Boston could get up to 24 inches of snow. Hartford, Connecticut could get 30 and Providence, Rhode Island is expecting as much as 27 inches of snow.

 

Meanwhile, utility crews from Michigan are heading to the Northeast to be in place to assist in dealing with power outages expected from the major storm.

More than 50 utility crew members, technicians, mechanic, and supervisors from around Michigan plant to leave today to travel east.  They will travel initially to New York state and then go where they are needed.


1.23.15:  UPS takes a hit during the holidays, cuts outlook

 

NEW YORK (AP) — The huge cost of ensuring timely deliveries cost UPS during the holidays and the shipping company is now cutting its outlook for the year.

Shares plunged nearly 10 percent in premarket trading Friday.

The Atlanta company hired more workers and boosted capacity at its facilities during the busy holiday season to avoid a repeat of 2013, when shippers struggled with a deluge of orders.

UPS Inc. now expects 2014 earnings of $4.75 per share, down from its previous forecast of between $4.90 and $5 per share. Industry analysts had been looking for earnings of $4.96 per share, according to FactSet. For the fourth quarter, UPS expects earnings of $1.25 per share, well below the $1.47 per share analysts had projected.

Shares of FedEx Corp. are down more than 2 percent.


1.23.15:  First significant winter storm to bear down on Northeast

 

PHILADELPHIA (AP) — The Northeast is expecting the first significant storm of the season this weekend.

The National Weather Service says the exact track of the storm is unclear, but some areas could get up to 8 inches of snow or more.

Even areas that escape the snow could face dangerous driving conditions.

The forecast is for up to 5 inches of snow for northern and eastern Connecticut. Parts of central Massachusetts could see up to 8 inches.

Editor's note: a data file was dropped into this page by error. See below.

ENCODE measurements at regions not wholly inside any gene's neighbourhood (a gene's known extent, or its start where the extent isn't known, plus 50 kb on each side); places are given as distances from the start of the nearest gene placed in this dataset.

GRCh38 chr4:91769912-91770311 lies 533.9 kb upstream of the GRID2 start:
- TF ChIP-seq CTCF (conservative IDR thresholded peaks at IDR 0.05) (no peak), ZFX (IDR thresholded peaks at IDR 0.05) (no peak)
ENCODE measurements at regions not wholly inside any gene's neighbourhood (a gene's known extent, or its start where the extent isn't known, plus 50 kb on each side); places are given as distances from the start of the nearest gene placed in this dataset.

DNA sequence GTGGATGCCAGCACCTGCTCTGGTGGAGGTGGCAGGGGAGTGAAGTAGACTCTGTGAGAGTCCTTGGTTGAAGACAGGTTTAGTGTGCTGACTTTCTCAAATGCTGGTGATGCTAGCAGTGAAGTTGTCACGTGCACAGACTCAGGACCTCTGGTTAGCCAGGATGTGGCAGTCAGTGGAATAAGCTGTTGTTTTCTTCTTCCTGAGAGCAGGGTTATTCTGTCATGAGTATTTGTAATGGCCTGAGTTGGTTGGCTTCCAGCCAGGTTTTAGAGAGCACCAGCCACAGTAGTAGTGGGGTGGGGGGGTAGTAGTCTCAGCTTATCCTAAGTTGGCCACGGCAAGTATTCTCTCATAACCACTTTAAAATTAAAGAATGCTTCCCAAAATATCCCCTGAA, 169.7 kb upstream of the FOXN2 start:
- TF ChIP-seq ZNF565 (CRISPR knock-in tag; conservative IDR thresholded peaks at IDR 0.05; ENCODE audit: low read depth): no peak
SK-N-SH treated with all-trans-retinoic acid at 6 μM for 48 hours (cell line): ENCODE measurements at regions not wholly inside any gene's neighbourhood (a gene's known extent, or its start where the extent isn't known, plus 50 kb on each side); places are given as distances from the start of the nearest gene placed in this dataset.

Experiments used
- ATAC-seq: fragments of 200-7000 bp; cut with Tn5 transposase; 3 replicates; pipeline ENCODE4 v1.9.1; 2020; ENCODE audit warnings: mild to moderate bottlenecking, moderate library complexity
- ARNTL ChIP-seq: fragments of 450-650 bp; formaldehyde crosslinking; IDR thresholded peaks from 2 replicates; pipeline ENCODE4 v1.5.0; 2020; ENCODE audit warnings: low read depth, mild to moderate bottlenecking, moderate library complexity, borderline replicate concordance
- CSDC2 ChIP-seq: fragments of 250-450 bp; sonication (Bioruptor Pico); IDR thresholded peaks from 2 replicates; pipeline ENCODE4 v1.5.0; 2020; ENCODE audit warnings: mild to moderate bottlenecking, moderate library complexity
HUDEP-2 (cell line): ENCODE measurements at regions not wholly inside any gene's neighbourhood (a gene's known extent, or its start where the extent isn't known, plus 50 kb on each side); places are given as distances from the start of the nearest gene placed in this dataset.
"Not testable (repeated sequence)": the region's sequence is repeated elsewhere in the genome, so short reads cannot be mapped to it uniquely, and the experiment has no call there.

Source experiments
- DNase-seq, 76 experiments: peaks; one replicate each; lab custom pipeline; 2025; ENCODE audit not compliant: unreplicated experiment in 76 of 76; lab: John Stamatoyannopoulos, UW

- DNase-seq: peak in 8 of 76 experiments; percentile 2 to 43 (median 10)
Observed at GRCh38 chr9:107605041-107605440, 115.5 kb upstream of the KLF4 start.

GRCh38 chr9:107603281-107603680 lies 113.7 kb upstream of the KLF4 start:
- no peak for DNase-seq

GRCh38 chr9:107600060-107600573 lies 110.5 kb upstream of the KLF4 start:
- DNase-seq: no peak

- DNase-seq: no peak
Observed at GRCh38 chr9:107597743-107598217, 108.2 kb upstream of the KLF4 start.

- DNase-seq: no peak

1.22.15:  Thousands to take part in March For Life in D.C.

 

 

WASHINGTON (AP) — Tens of thousands of Americans who oppose abortion, many of them young Catholics, are in Washington for the annual March for Life.

Thursday’s rally and march on the National Mall will mark the 42nd anniversary of the Supreme Court’s Roe v. Wade decision.

Republican Congressman Mike Pompeo of Kansas says the large youth contingent is evidence that “the pro-life movement is stronger than ever,” and a reminder that “every single life is a gift.”

But Democratic Congresswoman Louise Slaughter of New York says abortion opponents should not be allowed to impose their beliefs on all women, some of whom may choose the procedure after consulting with clergy.

As protesters march, the House had planned to debate a bill banning most abortions after 20 weeks, but the debate was canceled late Wednesday after a revolt by Republican women and others, leaving the proposal short of votes.

President Barack Obama has said he’ll veto the Pain-Capable Unborn Child Protection Act if it reaches his desk.

 


1.22.15:  Edgewater mayor declares state of emergency

 

EDGEWATER, N.J. (AP) — The Mayor of Edgewater, New Jersey, has declared a local state of emergency following a huge apartment fire that forced hundreds of people from their homes.

Firefighters battling the blaze Wednesday afternoon were hampered by winds and frigid temperatures and smoke could be seen from New York City across the Hudson River.

There’ve been no reports of injuries.

Edgewater Mayor Michael McPartland says schools will be closed Thursday and access to roads is restricted until further notice.

 


1.22.15:  Day 2 of talks in Cuba

 

HAVANA (AP) — Delegations from the U.S. and Cuba will hold their second day of meetings in Havana today on normalizing ties.

They’re expected to discuss the lifting of restrictions on American diplomats in Cuba and assurances that Cubans will have unfettered access to a future U.S. Embassy in Havana.

The U.S. has rebuffed demands for broader changes to U.S. migration rules that grant virtually automatic legal residency to any Cuban who touches U.S. soil.